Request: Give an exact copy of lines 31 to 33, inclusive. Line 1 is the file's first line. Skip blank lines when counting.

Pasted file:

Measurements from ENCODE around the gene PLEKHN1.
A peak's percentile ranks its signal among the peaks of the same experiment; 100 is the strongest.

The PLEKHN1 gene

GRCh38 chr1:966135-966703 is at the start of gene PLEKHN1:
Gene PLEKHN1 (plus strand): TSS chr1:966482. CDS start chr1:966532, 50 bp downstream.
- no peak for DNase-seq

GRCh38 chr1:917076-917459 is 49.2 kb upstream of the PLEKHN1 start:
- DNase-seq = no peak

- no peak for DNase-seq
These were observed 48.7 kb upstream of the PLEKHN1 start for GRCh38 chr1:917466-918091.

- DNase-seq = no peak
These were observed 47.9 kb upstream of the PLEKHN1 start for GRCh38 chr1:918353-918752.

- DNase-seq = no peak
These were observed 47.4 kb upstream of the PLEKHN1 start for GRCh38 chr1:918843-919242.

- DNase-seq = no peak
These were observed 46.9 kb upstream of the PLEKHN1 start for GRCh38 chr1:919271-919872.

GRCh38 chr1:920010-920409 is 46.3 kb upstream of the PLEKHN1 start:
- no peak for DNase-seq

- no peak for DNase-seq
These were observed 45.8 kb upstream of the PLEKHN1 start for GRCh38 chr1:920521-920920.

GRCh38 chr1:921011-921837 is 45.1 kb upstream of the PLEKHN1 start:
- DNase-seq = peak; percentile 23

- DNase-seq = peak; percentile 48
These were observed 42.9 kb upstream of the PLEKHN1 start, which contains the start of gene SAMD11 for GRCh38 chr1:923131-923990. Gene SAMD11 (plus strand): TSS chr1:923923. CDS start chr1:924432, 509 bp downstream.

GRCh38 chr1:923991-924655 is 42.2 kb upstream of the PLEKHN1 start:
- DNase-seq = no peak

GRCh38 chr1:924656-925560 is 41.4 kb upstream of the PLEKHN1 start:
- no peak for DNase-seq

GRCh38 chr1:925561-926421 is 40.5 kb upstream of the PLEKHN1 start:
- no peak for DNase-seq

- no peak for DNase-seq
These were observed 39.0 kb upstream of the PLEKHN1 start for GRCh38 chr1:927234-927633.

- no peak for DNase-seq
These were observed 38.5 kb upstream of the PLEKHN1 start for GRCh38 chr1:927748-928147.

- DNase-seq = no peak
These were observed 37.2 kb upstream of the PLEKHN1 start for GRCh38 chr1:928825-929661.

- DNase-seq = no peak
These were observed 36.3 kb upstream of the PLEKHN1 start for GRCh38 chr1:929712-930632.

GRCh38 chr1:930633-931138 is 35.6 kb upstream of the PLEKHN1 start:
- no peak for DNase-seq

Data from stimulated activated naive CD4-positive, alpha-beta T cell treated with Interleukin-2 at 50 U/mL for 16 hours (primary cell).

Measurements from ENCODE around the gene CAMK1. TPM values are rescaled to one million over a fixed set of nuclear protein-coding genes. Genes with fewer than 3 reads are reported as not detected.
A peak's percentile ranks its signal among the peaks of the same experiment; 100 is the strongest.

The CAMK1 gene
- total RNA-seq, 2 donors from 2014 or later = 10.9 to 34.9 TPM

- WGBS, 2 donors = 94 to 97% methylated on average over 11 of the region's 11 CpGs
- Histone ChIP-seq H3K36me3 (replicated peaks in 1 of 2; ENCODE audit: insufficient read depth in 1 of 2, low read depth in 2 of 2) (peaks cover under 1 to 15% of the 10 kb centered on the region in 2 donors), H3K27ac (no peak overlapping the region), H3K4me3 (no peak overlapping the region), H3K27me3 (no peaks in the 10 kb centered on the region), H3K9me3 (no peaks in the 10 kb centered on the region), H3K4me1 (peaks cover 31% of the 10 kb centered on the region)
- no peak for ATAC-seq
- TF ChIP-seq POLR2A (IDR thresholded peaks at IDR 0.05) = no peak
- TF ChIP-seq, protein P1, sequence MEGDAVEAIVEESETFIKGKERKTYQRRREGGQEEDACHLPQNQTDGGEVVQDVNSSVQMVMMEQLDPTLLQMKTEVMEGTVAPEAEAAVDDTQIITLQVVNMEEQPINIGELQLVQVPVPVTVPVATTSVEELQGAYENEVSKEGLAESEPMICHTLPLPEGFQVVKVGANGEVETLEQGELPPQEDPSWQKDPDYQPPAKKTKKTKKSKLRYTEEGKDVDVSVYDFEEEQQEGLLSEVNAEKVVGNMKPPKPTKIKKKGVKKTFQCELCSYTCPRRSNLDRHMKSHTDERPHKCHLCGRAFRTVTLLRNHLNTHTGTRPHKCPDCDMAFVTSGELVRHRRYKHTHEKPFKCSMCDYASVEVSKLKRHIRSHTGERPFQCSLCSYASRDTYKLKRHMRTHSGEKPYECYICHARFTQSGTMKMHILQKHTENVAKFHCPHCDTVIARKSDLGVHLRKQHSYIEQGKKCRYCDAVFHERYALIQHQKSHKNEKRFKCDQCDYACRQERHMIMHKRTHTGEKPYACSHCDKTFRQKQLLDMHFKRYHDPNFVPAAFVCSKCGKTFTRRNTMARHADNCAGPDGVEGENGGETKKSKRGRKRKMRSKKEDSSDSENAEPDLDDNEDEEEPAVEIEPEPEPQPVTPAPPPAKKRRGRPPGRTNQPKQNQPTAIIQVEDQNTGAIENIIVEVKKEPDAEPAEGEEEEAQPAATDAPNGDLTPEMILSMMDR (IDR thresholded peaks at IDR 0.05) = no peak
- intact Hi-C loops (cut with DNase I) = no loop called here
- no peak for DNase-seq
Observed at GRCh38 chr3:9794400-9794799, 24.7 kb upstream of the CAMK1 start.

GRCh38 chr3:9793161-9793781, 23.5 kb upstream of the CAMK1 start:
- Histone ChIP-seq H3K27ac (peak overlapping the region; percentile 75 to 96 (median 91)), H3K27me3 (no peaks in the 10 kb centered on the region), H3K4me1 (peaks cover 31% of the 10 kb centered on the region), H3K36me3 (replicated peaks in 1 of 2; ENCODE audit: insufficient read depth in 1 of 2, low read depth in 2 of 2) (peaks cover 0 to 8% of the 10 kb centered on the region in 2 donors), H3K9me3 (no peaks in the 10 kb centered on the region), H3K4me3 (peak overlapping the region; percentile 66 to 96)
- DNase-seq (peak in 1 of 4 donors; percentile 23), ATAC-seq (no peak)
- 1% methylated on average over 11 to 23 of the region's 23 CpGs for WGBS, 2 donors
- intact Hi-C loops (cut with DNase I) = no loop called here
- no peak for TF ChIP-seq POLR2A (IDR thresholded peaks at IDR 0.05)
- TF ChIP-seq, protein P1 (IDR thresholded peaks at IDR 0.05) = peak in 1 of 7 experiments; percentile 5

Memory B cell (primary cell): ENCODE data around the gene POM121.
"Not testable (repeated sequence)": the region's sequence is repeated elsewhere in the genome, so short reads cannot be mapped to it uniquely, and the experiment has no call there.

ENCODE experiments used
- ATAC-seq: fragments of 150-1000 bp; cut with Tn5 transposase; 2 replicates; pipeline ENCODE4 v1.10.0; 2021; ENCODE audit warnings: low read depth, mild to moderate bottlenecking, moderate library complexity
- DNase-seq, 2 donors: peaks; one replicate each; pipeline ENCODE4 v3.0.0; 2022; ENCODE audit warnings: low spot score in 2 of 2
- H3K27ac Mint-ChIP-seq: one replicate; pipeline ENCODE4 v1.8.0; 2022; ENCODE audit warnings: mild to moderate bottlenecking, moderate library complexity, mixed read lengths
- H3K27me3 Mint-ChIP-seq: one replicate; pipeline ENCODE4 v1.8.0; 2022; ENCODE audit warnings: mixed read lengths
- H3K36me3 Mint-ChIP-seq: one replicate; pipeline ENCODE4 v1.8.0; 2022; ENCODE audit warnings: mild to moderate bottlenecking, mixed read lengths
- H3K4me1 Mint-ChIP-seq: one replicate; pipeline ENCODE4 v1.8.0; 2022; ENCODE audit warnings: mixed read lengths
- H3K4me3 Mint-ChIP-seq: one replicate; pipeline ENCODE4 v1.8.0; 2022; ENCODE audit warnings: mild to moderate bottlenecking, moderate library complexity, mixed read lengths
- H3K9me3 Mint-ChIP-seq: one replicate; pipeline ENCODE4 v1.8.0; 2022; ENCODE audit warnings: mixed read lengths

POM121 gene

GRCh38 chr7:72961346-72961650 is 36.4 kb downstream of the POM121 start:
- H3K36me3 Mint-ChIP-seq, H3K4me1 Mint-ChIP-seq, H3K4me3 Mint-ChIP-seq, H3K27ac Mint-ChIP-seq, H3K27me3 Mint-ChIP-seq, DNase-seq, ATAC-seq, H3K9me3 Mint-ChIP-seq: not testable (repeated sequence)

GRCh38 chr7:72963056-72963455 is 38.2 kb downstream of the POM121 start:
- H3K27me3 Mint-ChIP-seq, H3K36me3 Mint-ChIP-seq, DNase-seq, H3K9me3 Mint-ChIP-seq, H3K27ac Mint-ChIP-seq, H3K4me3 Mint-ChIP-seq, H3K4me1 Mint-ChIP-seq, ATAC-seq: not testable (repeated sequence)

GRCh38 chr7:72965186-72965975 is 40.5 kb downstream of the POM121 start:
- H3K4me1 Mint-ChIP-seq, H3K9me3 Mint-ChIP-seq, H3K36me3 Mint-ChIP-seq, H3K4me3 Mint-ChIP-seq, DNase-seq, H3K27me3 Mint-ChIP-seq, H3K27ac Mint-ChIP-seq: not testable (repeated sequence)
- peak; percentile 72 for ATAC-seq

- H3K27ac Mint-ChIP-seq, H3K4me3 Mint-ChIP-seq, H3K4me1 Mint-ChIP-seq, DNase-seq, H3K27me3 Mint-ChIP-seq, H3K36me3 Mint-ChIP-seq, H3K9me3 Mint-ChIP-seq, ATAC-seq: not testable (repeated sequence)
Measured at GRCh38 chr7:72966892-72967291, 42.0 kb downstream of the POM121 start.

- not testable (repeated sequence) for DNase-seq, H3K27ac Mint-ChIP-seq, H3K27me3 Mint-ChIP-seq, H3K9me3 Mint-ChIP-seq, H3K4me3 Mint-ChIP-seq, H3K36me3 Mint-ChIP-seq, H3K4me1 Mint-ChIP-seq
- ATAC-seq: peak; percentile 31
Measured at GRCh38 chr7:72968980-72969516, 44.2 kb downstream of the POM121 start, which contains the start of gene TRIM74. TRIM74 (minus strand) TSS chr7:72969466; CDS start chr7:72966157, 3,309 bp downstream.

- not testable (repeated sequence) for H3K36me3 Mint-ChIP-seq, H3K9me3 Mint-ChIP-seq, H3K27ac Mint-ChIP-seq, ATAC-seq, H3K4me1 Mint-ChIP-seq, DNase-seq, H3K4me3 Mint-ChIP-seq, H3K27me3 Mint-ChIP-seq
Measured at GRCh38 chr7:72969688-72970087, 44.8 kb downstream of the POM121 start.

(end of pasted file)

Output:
- no peak for DNase-seq
These were observed 39.0 kb upstream of the PLEKHN1 start for GRCh38 chr1:927234-927633.

- no peak for DNase-seq